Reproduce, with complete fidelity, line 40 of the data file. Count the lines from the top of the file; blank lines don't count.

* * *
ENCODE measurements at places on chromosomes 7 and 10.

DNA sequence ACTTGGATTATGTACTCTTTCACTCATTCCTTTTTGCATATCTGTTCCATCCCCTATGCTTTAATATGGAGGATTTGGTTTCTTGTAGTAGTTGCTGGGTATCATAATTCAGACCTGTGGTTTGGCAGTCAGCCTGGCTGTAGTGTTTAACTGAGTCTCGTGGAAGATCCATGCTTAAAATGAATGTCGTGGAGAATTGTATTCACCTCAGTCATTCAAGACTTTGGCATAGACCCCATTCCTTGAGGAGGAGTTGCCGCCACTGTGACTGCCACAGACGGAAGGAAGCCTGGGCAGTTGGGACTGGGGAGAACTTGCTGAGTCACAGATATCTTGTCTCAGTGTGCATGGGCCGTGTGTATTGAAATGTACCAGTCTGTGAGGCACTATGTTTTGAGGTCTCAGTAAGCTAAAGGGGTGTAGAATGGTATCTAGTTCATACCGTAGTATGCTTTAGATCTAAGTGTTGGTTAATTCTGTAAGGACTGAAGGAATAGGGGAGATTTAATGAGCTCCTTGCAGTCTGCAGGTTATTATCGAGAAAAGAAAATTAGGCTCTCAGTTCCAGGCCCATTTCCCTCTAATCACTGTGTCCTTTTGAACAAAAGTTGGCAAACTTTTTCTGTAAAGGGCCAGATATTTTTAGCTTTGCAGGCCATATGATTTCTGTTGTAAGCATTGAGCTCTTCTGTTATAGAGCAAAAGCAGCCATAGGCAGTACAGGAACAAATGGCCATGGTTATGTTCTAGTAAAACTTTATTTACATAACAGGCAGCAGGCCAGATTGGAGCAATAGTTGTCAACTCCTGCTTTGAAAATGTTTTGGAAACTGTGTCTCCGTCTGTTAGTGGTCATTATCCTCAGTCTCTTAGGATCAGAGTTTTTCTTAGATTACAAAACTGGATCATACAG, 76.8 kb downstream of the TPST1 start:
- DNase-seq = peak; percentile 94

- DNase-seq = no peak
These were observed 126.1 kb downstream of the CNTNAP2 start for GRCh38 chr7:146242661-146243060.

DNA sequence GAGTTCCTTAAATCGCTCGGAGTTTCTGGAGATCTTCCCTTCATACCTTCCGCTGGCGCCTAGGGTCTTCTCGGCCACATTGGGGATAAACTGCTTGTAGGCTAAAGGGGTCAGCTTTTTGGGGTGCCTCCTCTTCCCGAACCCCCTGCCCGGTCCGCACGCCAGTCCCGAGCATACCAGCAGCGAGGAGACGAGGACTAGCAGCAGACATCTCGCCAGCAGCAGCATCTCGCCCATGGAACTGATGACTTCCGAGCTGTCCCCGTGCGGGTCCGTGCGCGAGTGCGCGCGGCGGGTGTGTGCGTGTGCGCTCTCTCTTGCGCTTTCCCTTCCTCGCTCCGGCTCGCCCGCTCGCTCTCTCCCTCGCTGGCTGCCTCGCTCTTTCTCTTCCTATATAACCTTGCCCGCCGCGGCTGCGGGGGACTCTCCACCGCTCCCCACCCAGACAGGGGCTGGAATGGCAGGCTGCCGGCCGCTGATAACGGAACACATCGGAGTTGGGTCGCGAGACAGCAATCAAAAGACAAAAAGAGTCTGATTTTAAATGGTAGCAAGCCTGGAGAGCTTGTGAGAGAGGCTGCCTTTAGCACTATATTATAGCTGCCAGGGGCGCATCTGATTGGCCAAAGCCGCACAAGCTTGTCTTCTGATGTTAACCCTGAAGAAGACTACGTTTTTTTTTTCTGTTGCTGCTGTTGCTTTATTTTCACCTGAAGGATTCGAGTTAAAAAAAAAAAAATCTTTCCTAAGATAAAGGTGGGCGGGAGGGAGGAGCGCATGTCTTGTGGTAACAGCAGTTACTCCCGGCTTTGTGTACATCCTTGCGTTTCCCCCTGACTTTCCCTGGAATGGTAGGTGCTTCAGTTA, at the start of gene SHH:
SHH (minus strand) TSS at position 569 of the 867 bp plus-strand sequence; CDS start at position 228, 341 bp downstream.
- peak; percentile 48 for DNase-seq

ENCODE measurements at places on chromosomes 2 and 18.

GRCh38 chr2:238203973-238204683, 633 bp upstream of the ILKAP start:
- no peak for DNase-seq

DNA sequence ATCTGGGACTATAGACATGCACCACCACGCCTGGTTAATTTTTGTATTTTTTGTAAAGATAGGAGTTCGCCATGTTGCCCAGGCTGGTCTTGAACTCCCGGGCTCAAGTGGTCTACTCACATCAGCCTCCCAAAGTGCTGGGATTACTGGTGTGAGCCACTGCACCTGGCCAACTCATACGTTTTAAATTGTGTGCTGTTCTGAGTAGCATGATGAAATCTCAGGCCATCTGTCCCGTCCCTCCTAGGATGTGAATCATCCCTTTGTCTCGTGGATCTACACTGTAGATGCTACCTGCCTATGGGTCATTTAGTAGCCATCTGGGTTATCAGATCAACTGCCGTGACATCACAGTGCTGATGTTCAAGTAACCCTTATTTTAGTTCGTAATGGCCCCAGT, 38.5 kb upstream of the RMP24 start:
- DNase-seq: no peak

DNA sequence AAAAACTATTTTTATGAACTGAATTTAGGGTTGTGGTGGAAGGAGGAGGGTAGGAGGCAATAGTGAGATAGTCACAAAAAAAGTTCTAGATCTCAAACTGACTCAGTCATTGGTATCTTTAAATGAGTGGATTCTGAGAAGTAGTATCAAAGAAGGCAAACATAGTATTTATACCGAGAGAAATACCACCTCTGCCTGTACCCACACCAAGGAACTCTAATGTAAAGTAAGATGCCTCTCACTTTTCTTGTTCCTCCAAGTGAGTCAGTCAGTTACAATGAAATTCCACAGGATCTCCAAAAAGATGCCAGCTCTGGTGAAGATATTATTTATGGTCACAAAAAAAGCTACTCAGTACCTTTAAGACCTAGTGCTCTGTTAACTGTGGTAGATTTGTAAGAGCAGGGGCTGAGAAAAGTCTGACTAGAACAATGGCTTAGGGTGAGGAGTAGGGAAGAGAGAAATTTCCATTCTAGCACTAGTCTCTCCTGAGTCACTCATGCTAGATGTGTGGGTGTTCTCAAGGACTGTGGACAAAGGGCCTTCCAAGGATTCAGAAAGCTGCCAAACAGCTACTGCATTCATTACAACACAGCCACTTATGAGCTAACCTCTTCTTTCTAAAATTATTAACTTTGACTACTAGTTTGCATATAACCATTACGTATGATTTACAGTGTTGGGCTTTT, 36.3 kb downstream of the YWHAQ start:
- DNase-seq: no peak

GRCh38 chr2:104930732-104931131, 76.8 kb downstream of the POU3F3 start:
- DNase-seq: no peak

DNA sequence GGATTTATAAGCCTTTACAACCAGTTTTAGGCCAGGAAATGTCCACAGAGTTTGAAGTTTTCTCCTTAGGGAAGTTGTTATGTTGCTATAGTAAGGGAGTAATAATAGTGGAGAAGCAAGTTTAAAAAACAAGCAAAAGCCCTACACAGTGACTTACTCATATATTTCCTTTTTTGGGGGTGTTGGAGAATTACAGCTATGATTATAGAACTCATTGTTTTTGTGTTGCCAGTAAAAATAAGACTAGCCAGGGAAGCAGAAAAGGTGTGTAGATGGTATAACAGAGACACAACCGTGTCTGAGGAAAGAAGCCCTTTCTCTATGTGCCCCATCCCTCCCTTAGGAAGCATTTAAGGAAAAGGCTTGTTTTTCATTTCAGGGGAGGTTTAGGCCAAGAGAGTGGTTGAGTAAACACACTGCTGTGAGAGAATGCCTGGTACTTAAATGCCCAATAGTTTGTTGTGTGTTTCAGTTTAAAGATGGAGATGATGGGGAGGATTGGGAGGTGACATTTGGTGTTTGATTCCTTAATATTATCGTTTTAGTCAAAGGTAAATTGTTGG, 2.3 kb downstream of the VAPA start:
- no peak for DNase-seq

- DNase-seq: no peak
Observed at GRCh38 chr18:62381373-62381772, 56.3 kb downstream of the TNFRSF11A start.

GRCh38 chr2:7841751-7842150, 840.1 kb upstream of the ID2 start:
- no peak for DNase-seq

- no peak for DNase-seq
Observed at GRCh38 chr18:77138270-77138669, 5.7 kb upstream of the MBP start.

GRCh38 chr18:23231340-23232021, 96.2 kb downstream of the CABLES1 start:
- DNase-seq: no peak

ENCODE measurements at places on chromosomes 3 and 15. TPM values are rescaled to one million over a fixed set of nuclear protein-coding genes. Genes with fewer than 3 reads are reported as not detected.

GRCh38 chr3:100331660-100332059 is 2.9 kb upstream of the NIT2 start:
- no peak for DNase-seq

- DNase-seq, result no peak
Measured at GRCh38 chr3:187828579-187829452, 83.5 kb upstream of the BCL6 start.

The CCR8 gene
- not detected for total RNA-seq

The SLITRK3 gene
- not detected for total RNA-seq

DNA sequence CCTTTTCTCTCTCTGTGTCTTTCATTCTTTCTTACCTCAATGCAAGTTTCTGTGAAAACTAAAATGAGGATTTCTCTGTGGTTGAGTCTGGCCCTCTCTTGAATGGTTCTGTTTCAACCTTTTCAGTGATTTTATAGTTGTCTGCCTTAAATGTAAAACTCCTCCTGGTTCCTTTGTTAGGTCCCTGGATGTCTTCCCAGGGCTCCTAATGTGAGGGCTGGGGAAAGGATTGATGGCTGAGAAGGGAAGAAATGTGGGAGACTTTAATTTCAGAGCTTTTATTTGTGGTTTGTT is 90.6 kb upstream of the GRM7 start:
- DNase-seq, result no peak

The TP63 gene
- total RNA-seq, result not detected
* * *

- total RNA-seq, result not detected